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reproductive health > newsfile > us aid agency denies contraceptives for africa

US aid agency denies contraceptives for Africa

Posted: 01 Oct 2008

The US Agency for International Development (USAID) has instructed its staff to force governments in several African countries to discontinue the provision of US-funded contraceptive supplies from a leading non-government agency - a decision which, the NGO warns, is likely lead to more abortions and deaths in several East African countries.

The USAID instruction, issued by Assistant Administrator for Global Health Kent Hill, said the action was necessary because UK-based Marie Stopes Interantional (MSI) works with the Chinese Government, whom the US State Department accuses of �coercive abortion and involuntary sterilisations�.

MSI chief executive Dana Hovig stated emphatically today that MSI does not support coercive abortion or involuntary sterilisation in China or elsewhere. �To the contrary, MSI is one of the few organisations that has worked over the past decade to increase the availability of voluntary, client-centred family planning services in China,� said Hovig. He said the USAID decision was �purely political and dangerous to the lives of women.�

Women's health

Hovig said the USAID instruction will �seriously disrupt� MSI�s family planning programmes in at least six African countries including - including Ghana, Malawi, Sierra Leone, Tanzania, Uganda and Zimbabwe - one where the organisation delivers 25 per cent of all family planning services nationally. Women in these countries will be left with few options other than abortion, the majority of which will be unsafe and will likely result in their death or disability.

�At a time when world governments have pledged to increase their commitment to improving the health of women, only the Bush Administration could find logic in the idea that they can somehow reduce abortion and promote choice for women in China by causing more abortion and gutting choice for women in Africa,� said Hovig. �This senseless decision is likely to have only one clear consequence: the death of African women and girls. And the Bush Administration should answer for that.�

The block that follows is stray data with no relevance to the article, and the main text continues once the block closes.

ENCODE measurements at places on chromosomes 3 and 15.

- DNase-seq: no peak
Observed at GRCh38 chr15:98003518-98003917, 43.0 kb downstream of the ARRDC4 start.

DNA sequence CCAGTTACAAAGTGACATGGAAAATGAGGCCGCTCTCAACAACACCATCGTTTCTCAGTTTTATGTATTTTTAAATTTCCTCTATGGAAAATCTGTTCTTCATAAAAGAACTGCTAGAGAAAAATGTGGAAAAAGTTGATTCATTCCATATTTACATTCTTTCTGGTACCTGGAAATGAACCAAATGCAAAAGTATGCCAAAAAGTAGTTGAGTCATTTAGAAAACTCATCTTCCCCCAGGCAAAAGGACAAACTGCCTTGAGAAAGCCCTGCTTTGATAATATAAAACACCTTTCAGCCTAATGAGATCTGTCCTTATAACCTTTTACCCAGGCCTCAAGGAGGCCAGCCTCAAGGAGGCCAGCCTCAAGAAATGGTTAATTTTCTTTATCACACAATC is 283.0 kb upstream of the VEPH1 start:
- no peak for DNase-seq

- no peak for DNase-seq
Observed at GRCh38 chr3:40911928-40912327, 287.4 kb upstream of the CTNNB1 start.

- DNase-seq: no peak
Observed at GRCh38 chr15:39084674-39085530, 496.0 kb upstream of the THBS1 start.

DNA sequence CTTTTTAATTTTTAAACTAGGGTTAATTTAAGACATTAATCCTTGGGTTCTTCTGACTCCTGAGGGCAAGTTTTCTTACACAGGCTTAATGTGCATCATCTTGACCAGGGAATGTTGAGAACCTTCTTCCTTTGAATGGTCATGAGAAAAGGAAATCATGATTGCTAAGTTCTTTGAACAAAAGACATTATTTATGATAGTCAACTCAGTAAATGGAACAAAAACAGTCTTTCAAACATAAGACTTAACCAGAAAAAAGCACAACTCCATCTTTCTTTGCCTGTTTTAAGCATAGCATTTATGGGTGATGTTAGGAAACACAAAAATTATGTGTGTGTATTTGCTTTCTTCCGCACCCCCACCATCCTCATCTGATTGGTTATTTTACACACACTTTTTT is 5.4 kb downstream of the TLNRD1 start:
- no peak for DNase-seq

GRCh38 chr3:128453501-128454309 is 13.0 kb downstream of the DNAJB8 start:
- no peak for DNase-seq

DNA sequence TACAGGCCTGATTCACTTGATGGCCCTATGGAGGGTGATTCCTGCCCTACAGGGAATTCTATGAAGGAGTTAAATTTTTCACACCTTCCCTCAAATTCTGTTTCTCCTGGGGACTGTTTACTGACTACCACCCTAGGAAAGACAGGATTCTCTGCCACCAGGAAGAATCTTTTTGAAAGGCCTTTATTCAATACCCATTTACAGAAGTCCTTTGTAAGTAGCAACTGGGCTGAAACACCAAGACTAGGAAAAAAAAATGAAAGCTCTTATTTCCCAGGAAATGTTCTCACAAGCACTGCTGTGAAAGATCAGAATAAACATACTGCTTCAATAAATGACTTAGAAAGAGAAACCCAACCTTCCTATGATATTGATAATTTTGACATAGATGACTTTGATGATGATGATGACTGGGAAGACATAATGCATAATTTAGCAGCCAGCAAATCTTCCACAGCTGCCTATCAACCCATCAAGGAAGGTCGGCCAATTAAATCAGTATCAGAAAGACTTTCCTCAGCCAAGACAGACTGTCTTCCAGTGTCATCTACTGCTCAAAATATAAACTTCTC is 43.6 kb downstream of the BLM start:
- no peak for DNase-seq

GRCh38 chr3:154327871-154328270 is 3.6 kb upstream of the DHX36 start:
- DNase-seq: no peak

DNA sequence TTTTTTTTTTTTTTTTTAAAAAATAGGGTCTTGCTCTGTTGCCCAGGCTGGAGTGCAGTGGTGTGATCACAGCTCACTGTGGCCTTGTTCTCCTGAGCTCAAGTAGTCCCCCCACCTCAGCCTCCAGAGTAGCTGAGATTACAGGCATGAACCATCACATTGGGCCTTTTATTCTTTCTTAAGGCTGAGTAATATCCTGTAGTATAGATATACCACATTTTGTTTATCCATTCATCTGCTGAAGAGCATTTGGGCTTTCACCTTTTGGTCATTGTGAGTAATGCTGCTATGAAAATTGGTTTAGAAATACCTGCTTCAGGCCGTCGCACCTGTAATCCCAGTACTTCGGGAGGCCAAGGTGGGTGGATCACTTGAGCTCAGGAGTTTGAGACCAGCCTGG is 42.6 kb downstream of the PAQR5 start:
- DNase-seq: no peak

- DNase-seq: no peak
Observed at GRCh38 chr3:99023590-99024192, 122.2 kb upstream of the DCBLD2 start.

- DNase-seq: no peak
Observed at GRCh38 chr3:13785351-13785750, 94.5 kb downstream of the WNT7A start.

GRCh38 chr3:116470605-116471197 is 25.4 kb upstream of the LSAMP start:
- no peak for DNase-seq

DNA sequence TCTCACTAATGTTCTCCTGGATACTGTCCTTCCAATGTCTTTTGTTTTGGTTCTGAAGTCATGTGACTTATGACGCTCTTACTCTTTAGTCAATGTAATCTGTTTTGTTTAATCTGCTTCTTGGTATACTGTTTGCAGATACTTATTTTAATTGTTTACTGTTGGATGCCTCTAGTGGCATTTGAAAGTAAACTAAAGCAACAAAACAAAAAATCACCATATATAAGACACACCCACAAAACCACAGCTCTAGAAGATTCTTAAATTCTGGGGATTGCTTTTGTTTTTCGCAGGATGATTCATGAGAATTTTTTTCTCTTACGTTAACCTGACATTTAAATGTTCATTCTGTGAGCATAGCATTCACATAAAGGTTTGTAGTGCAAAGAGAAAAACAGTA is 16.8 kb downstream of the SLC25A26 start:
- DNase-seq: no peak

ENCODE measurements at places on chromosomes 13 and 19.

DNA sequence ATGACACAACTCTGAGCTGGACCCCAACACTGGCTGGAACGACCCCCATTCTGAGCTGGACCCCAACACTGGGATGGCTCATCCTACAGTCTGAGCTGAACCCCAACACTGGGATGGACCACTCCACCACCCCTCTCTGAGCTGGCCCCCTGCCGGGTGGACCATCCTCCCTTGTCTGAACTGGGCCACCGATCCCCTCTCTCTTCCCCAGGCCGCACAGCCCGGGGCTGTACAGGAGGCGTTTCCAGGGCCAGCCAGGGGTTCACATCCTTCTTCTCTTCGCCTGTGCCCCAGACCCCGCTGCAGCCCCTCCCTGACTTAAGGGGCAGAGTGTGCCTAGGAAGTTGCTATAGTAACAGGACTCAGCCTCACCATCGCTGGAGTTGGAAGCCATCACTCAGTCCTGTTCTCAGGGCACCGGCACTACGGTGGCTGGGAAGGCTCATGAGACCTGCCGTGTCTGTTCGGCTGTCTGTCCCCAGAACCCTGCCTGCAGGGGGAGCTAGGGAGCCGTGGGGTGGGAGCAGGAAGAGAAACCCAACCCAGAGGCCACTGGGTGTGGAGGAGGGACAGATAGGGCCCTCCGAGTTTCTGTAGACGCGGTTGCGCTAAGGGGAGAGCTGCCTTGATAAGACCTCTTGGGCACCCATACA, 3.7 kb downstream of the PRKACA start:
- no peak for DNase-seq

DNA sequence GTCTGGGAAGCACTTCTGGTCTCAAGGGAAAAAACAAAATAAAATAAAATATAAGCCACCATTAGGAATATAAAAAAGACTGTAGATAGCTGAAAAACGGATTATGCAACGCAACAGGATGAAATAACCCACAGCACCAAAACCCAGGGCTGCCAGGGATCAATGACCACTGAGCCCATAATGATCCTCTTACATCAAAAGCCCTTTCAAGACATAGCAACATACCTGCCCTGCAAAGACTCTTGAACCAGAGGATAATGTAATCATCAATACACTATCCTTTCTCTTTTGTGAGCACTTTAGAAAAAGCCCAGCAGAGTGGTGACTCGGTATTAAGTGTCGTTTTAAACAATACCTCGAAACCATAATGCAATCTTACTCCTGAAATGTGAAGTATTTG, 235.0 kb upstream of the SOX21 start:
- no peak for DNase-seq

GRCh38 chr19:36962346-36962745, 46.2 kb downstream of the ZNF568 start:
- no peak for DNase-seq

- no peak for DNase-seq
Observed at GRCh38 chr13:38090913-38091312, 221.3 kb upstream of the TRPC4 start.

Hovig said that, according to formulas developed by the Guttmacher Institute, MSI�s family planning services prevented 5-7 million unwanted pregnancies in 2007, thus preventing 1-1.5 million abortions. Most of these abortions would have been unsafe, putting women�s lives at risk. �For every two intra-uterine devices (IUDs) the US government denies MSI, an unsafe abortion could result unless MSI is able to find alternative supplies.�

MSI is not the first agnecy to suffer from
aa provisdon of US law, called the Kemp-Kasten Amendment which prohibits US foreign aid to any organisation that, according to the President, "supports or participates in the management of a programme of coercive abortion or involuntary sterilisation". Republican Administrations dating back to President Reagan have used the law to deny funding to the United Nations Population Fund (UNFPA) because of its work with the Chinese government.

Funds cancelledl

The current Bush Administration reviewed UNFPA�s activities in 2001, determined the agency was not in violation of Kemp-Kasten, and provided $21.5 million to UNFPA. In July 2002, however, President Bush reversed his position and invoked Kemp-Kasten to justify canceling the $34 million appropriated by Congress for UNFPA in fiscal year 2002, despite the fact that there had been no change in UNFPA's activities during this entire period. The Bush Administration has maintained its ban on UNFPA funding ever since.

�The Bush Administration�s position over the years with respect to the UNFPA programme in China has been purely political, and their harmful politics are now being extended to MSI and the women we serve,� said Hovig. �USAID needs to decide what its purpose is: playing politics or saving lives.�

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